A challenging patient population with advanced head and neck cancer may have a new treatment option, according to data presented during the 2022 Society for Immunotherapy of Cancer (SITC) Annual Meeting.1
Results from Cohort 17 of the COSMIC-021 study showed that the combination of the kinase inhibitor cabozantinib and the PD-L1 inhibitor atezolizumab demonstrated clinical activity in patients who had previously received platinum-containing chemotherapy and some immune checkpoint inhibitor therapy. The safety profile was also comparable to previous trials that have reported cabozantinib with immune checkpoint inhibitors, the study authors reported.
“For oncologists working with head neck cancer, the treatment of patients who have experienced disease progression and have recurrent or metastatic disease remains extremely challenging despite the advances seen in the immunotherapy era,” said lead study author Saad A. Kahn, MD, Assistant Professor of Oncology at Stanford Cancer Institute and Stanford University. “These results, in addition to those from the phase II study of cabozantinib plus pembrolizumab in immune checkpoint inhibitor–naive patients, warrant further evaluation of the combination of cabozantinib with an immune checkpoint inhibitor.”
As Dr. Kahn explained, patients with recurrent or metastatic squamous cell carcinoma of the head and neck after chemotherapy have a poor prognosis and limited therapeutic options. Immune checkpoint inhibitors alone or in combination with chemotherapy have been shown to increase overall survival. Recent data, however, also suggested the combination of multiple kinase inhibitors such as cabozantinib with immune checkpoint inhibitors may be effective in this patient population.2
Cohort 17 of the COSMIC-021 study evaluated cabozantinib plus atezolizumab in patients with recurrent squamous cell carcinoma of the head and neck. Patients enrolled on the study had experienced disease progression during or after prior platinum-containing chemotherapy and had received at least two prior lines of systemic anticancer therapy. Of note, prior treatment with an immune checkpoint inhibitor, EGFR-targeted therapy, and radiotherapy were allowed for patients on study. Primary tumors in the oropharynx, oral cavity, hypopharynx, or larynx were allowed, but patients with tumors in the nasopharynx were excluded.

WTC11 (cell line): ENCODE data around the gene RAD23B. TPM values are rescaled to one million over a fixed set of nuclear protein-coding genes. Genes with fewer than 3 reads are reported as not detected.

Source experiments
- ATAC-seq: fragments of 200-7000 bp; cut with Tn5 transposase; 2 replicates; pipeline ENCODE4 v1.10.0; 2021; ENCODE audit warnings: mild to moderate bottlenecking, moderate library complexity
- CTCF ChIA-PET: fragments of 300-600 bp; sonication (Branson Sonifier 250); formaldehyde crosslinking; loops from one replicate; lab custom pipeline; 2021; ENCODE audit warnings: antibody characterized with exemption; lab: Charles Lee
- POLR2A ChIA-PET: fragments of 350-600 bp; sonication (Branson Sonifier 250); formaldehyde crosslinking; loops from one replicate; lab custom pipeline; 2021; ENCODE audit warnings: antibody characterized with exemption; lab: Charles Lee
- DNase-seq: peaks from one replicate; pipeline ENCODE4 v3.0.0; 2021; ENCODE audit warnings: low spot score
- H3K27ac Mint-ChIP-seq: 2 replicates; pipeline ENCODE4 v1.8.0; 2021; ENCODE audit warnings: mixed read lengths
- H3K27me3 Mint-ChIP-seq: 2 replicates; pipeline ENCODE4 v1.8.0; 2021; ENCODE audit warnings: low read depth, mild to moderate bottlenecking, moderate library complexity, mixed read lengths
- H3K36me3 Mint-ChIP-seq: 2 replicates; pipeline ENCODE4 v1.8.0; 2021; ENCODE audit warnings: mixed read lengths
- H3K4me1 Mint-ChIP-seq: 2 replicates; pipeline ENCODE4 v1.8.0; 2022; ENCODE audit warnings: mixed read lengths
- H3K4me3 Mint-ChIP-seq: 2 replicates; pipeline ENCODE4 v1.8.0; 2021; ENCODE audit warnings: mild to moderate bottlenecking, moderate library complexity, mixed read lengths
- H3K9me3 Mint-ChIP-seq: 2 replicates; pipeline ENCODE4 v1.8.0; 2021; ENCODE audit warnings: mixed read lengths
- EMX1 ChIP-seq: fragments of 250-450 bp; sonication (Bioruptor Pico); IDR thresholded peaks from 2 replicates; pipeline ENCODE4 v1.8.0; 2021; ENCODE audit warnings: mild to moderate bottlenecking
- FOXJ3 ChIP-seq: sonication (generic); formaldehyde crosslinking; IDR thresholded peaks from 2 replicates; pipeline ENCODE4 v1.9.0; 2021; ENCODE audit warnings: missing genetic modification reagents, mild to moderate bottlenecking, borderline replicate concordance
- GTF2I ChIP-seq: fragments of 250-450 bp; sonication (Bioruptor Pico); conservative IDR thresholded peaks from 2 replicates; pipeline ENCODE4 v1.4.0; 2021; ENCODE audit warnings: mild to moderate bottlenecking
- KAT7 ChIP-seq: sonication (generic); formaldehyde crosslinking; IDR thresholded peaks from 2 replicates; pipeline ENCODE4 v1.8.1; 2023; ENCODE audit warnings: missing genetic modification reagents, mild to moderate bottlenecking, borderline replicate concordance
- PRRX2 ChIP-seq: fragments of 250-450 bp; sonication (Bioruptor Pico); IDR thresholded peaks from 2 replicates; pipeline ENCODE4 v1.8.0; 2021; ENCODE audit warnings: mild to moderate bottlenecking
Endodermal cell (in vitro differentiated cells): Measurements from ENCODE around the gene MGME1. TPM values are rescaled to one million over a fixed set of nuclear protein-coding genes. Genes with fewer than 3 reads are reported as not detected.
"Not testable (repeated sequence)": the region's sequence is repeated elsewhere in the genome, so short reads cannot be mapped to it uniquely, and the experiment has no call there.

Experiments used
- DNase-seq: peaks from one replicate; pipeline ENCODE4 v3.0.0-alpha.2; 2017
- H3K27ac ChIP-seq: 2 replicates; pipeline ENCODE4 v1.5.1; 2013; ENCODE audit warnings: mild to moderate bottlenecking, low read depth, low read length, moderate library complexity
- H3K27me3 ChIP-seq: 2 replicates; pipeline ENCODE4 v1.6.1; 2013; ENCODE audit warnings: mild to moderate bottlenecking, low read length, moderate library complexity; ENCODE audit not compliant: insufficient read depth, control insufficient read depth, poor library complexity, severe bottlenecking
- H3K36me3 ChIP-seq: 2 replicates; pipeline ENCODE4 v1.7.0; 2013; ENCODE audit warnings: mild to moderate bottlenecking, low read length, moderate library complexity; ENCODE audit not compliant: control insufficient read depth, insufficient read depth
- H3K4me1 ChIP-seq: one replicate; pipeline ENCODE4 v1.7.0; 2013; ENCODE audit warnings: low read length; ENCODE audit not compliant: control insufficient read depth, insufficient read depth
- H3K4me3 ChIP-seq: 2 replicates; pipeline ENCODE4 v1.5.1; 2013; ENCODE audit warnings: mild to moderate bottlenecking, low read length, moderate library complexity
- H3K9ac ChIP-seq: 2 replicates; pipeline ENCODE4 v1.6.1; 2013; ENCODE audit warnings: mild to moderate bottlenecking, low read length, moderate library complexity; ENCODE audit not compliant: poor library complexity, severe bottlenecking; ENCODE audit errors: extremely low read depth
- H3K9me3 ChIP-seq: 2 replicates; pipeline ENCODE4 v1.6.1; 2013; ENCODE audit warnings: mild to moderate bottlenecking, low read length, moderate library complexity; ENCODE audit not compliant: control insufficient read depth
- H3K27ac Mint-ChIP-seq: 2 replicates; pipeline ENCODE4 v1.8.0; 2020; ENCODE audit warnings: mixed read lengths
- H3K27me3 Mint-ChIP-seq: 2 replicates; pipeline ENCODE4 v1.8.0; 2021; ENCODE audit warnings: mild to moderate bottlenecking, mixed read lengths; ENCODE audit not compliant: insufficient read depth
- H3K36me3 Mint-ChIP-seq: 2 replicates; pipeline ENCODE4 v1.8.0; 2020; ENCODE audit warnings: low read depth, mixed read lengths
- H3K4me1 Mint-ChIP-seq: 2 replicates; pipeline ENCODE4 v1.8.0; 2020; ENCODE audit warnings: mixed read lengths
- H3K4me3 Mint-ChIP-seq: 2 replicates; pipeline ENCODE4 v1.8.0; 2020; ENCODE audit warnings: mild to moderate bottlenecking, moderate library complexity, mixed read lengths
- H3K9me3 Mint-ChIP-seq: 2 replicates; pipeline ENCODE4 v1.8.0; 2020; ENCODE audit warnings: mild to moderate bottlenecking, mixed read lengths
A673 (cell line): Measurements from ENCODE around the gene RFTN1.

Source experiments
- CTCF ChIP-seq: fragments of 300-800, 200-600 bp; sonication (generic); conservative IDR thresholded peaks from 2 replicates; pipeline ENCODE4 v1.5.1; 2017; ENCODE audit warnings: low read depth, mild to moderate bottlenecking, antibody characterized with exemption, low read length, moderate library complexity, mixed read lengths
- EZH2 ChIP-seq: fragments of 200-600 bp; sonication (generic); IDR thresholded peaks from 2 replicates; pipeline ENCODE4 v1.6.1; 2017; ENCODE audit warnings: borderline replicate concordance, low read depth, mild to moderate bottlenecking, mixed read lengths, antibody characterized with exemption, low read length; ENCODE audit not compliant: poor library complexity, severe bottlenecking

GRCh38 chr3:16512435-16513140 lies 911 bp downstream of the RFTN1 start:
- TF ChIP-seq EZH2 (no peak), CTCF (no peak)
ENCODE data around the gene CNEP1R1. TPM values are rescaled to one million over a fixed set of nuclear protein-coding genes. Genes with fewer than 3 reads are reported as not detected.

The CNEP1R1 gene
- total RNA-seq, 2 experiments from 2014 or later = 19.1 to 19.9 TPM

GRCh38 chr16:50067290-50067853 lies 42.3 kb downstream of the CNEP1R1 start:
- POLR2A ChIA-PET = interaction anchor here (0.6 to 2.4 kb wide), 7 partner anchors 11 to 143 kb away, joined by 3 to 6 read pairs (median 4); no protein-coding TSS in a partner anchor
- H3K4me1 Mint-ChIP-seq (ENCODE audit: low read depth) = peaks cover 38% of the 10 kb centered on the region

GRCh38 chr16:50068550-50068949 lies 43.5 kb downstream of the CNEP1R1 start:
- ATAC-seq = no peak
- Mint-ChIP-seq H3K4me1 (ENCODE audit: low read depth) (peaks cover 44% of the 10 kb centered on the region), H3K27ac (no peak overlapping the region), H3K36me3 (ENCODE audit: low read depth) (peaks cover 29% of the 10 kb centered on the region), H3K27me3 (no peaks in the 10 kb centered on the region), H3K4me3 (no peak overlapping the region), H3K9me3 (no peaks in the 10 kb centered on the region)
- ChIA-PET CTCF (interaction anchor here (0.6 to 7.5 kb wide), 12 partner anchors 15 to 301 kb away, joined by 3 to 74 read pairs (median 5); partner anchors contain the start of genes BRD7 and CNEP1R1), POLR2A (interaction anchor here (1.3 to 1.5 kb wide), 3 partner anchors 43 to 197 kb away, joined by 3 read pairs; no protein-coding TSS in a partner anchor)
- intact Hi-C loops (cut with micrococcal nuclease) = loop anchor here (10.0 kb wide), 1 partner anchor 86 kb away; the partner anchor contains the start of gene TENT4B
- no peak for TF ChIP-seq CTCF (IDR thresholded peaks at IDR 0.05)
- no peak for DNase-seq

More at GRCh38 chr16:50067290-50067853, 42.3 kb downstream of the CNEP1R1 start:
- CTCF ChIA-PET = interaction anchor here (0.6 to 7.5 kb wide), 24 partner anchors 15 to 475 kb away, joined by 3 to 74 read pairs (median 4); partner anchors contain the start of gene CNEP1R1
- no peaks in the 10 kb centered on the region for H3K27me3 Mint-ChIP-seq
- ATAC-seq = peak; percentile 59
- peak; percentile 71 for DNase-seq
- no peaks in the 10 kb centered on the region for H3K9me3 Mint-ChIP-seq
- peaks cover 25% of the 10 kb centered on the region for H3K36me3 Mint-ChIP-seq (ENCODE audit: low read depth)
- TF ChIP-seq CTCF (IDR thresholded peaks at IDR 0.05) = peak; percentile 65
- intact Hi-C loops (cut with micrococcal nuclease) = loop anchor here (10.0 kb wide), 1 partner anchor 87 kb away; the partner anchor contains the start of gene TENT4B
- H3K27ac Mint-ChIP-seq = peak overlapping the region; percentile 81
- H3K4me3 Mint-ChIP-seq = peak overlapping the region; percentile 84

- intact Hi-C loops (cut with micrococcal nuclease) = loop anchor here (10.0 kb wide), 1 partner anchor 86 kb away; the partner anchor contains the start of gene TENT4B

The dose of cabozantinib adopted for this study was 40 mg orally daily combined with atezolizumab at the standard dosing delivered intravenously every 3 weeks. Tumor assessments were every 6 weeks for the first year followed by every 12 weeks subsequently. The primary endpoint of this study was to determine the overall response rate by Response Evaluation Criteria in Solid Tumors (RECIST) version 1.1, as assessed by the individual investigators.
Disease Control, but No Complete Responses
As Dr. Kahn reported, a total of 30 patients with head and neck cancer were enrolled in the study, most of whom had received multiple prior lines of therapy. The median number of prior systemic anticancer therapy agents was 2.5, and 30% of patients had received a prior immune checkpoint inhibitor.
The overall response rate as assessed by the investigator was 17%. Although there were no confirmed complete responses, there were five partial responses. Five patients were not evaluable, said Dr. Kahn, and the remainder had progressive disease. The overall combined disease control rate was 60%, as assessed by investigators using RECIST version 1.1 criteria, and the median duration of response was 9.7 months. “Even patients who had prior exposure to immune checkpoint inhibitors still had the ability to demonstrate a partial response when they were treated with cabozantinib and atezolizumab,” said Dr. Kahn. “Patients with no demonstrated PD-L1 positivity also had a response rate greater than 30%.”
For patients with no previous exposure to immune checkpoint inhibitor therapy, median progression-free survival was 2.9 months, and overall survival was 9.2 months in this population. Dr. Khan also noted that cabozantinib plus atezolizumab was well tolerated, with no unexpected side effects observed.
“The toxicity of the combination regimen was similar to other trials that have combined pembrolizumab with an anti–PD-1 therapy,” Dr. Khan concluded.
DISCLOSURE: Dr. Kahn has served as an advisor or consultant to Eisai, EMD Serono, and Foundation Medicine and has received honoraria for lectures from Roche Pakistan.
1. Rottey S, Santoro A, Arnold S, et al: Cabozantinib plus atezolizumab in advanced head and neck cancer previously treated with platinum-containing chemotherapy. 2022 SITC Annual Meeting. Abstract 570. Presented November 10, 2022.
2. Burtness B, Harrington KJ, Greil R, et al: Pembrolizumab alone or with chemotherapy versus cetuximab with chemotherapy for recurrent or metastatic squamous cell carcinoma of the head and neck (KEYNOTE-048). Lancet 394:1915-1928, 2019.
Renata Ferrarotto, MD
Renata Ferrarotto, MD, Associate Professor, and Director of Head and Neck Clinical Research at The University of Texas MD Anderson Cancer Center, Houston, called the efficacy results with cabozantinib plus atezolizumab in recurrent or metastatic head and neck squamous...